After we left Bulgaria we had a full day of sailing upstream on the Danube, with Romania to our right and Serbia on our left. Our destination was Belgrade, but first we had to pass through two sets of locks and the Iron Gates gorge, also known as the Cataracts. At various times during the day our program directors provided commentary on our surroundings. They also shared their knowledge of life under communism and the challenges of transitioning to democracy.
The Iron Gates
The Iron Gates is an 80-mile section of the Danube between the Carpathian Mountains to the south and the Balkan Mountains to the north. Originally, a long section of rapids in this area was barely navigable. During the middle ages only local pilots were allowed to guide river boats through the gorge. Beginning in the 19th century, various channels constructed to improve navigability had mixed results. The currents in one channel were so strong that ships had to be towed upstream by locomotives as late as 1973.
All of this changed with the joint Iron Gates I and Iron Gates II projects between Yugoslavia and Romania. The joint projects between the two countries built two hydroelectric dams and associated shipping locks between 1964 and 1984. They raised the water level up 100 feet near the first dam, eliminating all navigation issues. In the process however, they also displaced 17,000 people in six villages, including the historic island of Ada Kaleh. Also, many significant historic and natural features were submerged. Some of the historic features were moved or recreated above the new water level. One that was moved was a plaque carved into the rock wall honoring Roman emperor Trajan who constructed a bridge over the gorge between 103 and 105 AD. The 11th century Mraconia Monastery was recreated in 1989 at the base of cliffs, just above the high-water level in a narrow section of the river.
We came to the Iron Gates II lock first, where it took only about 45 minutes for ship to raise to the next water level and exit into the reservoir above. The Iron Gates I locks took much longer. There are two consecutive locks there, each one raising the water level by 24 feet. It took us three hours to get through.
The next morning we awoke in Belgrade, Serbia. A walking tour took us past various sites of interest, including the University of Belgrade with its ruins of Roman baths outside the main entrance. We then went to the “House of Flowers” museum, the former offices and now final resting place of Josip Broz Tito, “president for life” of the former Yugoslavia. In addition to the marble tombs of Tito and his wife, the museum has a lot of information about, and mementos of Tito’s life.
During World War II the Axis powers invaded, occupied, and split up Yugoslavia. Tito became a leader of the pro-communist Partisan resistance forces, the largest in occupied Western and Central Europe. After the war he became prime minister of the Federal Peoples’ Republic of Yugoslavia, a federation of six independent states. Unlike most of the communist bloc leaders, Tito refused to be controlled by Stalin, and was seen by many as a benevolent dictator. During the Soviet era he managed to keep Yugoslavia united with a combination of repression and concessions. After his death in 1980, ethnic, nationalist and political tensions began escalating, eventually leading to the Yugoslav Wars of the 1990s. By 2003 Yugoslavia no longer existed, initially replaced by five independent countries, which later became seven.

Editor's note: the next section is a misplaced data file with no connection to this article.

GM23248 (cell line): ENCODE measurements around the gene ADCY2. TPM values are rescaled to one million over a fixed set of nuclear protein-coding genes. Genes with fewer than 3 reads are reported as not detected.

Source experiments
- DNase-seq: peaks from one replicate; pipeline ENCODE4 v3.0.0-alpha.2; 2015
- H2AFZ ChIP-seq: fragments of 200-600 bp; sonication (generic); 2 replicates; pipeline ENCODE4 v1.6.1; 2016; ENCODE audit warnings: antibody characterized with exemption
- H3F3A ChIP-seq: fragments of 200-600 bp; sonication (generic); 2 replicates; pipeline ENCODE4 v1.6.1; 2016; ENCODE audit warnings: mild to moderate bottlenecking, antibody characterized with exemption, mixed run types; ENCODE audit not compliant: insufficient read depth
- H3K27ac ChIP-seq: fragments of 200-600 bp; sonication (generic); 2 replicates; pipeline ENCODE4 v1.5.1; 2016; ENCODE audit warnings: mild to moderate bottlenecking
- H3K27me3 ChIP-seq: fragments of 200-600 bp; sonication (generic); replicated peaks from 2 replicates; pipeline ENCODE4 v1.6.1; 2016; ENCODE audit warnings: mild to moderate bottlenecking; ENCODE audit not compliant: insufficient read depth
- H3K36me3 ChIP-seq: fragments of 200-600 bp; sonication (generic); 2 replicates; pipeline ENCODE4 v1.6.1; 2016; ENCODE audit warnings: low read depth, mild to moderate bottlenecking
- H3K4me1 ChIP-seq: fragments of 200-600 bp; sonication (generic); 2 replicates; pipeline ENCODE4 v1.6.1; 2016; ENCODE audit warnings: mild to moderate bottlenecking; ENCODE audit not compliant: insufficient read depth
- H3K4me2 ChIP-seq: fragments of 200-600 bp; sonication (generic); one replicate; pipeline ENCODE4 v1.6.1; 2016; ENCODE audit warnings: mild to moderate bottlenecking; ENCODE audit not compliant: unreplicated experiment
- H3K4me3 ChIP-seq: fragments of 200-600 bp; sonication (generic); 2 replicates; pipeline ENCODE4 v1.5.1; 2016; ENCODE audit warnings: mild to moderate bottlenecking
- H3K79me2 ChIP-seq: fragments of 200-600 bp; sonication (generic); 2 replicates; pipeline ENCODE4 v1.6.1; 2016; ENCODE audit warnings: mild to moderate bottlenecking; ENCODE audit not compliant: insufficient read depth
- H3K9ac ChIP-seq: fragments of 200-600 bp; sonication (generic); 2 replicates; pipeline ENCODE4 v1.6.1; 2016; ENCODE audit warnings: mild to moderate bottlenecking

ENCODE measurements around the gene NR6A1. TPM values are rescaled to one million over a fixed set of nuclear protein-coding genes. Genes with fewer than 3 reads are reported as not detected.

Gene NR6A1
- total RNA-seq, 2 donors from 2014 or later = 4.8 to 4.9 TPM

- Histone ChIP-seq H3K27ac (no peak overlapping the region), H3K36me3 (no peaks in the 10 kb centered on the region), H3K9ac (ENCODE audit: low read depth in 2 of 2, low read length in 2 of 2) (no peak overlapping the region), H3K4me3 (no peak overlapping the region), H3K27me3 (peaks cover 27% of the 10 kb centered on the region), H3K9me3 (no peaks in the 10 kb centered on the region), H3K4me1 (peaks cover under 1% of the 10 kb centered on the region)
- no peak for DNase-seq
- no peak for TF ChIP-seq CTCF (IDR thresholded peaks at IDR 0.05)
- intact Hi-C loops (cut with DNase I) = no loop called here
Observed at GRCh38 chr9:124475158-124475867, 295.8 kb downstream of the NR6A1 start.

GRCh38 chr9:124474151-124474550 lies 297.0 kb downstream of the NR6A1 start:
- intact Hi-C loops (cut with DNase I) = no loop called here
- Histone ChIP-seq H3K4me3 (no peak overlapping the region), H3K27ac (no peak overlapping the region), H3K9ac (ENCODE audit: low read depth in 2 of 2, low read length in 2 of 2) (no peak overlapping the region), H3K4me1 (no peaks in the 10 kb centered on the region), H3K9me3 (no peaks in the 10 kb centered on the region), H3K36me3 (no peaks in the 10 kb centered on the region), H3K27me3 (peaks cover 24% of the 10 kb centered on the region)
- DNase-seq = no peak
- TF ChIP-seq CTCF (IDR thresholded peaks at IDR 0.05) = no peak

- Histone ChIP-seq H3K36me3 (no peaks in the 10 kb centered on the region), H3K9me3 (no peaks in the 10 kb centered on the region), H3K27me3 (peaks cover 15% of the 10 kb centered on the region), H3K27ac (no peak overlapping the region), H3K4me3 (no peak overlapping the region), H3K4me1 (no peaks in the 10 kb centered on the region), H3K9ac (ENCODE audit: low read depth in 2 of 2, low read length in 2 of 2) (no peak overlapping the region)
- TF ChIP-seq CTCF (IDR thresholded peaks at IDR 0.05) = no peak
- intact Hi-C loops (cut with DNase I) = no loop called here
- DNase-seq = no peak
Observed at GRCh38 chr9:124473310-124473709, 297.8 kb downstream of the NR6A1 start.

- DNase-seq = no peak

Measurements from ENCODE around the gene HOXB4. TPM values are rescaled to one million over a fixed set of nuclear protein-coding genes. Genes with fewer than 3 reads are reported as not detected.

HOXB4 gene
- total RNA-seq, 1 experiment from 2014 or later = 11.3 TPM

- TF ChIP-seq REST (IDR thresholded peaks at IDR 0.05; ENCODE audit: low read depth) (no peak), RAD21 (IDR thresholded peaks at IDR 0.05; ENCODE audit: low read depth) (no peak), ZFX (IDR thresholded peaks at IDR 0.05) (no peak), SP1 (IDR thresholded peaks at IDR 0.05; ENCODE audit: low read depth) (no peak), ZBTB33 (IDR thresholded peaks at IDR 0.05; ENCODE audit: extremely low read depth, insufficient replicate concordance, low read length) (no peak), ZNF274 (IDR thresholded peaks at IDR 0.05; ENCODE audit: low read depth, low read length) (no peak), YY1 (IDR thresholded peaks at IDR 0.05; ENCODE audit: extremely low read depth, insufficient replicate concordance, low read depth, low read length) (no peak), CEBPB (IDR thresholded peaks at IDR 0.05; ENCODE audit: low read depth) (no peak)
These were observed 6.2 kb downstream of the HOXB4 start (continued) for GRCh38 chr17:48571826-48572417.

After lunch Connie and I walked across a bridge over the Danube to a large shopping mall. With over 150 stores on three levels it was like any contemporary mall in the US, except that it was packed with people even on a weekday afternoon. On the way back we had a wonderful view of our ship with the city in the background. Onboard that evening we were entertained by members of the magnificent Talija Art Company folk dance group, which has performed in over 100 countries worldwide. The energy of the dancers and the artistry of the musicians was a joy to watch and hear.
Novi Sad, Serbia
After Belgrade’s big city feel, Novi Sad was much more relaxed and scenic. Our walking tour took as through the lush green Danube Park to the open-air food market. Here we sampled the delicious locally-grown strawberries. Next we arrived at a long, wide pedestrian mall with the imposing yellow Bishop’s Palace at one end and the historic city hall and gothic Name of Mary Catholic church at the other.
After a lunch of traditional “cevapcici” skinless sausages with “kajmak” salty cream cheese we spent some time exploring the shops and made our way back to the ship. I then joined a group walking up the 235 steps to the Petrovaradin Fortress on the other side of the river. A walk around the 17th century fortress provides panoramic views of the Danube, the city, and surrounding countryside. At 275 acres it is one of the largest and best preserved in Europe. Archeological discoveries indicate there was a settlement on this site dating from 19,000 to 15,000 BC, and there are remnants of a fort from around 3,000 BC! The monastery inside the fortress was built in the 13th century.